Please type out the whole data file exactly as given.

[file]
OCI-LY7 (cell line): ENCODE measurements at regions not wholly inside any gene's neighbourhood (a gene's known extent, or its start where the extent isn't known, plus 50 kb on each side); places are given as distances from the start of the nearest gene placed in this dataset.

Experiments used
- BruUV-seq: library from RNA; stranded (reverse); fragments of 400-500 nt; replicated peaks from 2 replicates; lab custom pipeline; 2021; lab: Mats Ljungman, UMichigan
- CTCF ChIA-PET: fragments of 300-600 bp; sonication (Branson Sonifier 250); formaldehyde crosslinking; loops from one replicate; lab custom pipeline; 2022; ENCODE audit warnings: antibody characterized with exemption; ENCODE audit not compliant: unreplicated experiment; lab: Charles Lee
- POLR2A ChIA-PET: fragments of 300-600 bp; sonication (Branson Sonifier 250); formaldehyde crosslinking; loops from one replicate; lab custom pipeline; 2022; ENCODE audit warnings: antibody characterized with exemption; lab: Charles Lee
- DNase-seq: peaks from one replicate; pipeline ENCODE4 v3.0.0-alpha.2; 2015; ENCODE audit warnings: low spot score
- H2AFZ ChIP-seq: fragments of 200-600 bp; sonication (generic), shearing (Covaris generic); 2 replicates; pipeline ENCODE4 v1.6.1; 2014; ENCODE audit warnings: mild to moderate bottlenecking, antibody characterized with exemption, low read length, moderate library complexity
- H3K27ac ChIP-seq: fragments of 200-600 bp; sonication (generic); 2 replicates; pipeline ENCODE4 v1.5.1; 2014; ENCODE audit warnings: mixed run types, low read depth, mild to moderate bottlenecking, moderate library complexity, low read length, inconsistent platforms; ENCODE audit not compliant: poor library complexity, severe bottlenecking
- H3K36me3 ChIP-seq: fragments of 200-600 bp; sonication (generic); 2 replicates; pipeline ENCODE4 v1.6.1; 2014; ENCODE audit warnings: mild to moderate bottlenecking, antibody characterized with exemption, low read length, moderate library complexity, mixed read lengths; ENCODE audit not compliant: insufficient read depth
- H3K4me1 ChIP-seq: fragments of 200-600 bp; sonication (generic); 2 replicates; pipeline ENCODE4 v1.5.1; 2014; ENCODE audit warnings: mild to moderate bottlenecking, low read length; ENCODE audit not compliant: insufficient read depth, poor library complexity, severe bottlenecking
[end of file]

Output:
OCI-LY7 (cell line): ENCODE measurements at regions not wholly inside any gene's neighbourhood (a gene's known extent, or its start where the extent isn't known, plus 50 kb on each side); places are given as distances from the start of the nearest gene placed in this dataset.

Experiments used
- BruUV-seq: library from RNA; stranded (reverse); fragments of 400-500 nt; replicated peaks from 2 replicates; lab custom pipeline; 2021; lab: Mats Ljungman, UMichigan
- CTCF ChIA-PET: fragments of 300-600 bp; sonication (Branson Sonifier 250); formaldehyde crosslinking; loops from one replicate; lab custom pipeline; 2022; ENCODE audit warnings: antibody characterized with exemption; ENCODE audit not compliant: unreplicated experiment; lab: Charles Lee
- POLR2A ChIA-PET: fragments of 300-600 bp; sonication (Branson Sonifier 250); formaldehyde crosslinking; loops from one replicate; lab custom pipeline; 2022; ENCODE audit warnings: antibody characterized with exemption; lab: Charles Lee
- DNase-seq: peaks from one replicate; pipeline ENCODE4 v3.0.0-alpha.2; 2015; ENCODE audit warnings: low spot score
- H2AFZ ChIP-seq: fragments of 200-600 bp; sonication (generic), shearing (Covaris generic); 2 replicates; pipeline ENCODE4 v1.6.1; 2014; ENCODE audit warnings: mild to moderate bottlenecking, antibody characterized with exemption, low read length, moderate library complexity
- H3K27ac ChIP-seq: fragments of 200-600 bp; sonication (generic); 2 replicates; pipeline ENCODE4 v1.5.1; 2014; ENCODE audit warnings: mixed run types, low read depth, mild to moderate bottlenecking, moderate library complexity, low read length, inconsistent platforms; ENCODE audit not compliant: poor library complexity, severe bottlenecking
- H3K36me3 ChIP-seq: fragments of 200-600 bp; sonication (generic); 2 replicates; pipeline ENCODE4 v1.6.1; 2014; ENCODE audit warnings: mild to moderate bottlenecking, antibody characterized with exemption, low read length, moderate library complexity, mixed read lengths; ENCODE audit not compliant: insufficient read depth
- H3K4me1 ChIP-seq: fragments of 200-600 bp; sonication (generic); 2 replicates; pipeline ENCODE4 v1.5.1; 2014; ENCODE audit warnings: mild to moderate bottlenecking, low read length; ENCODE audit not compliant: insufficient read depth, poor library complexity, severe bottlenecking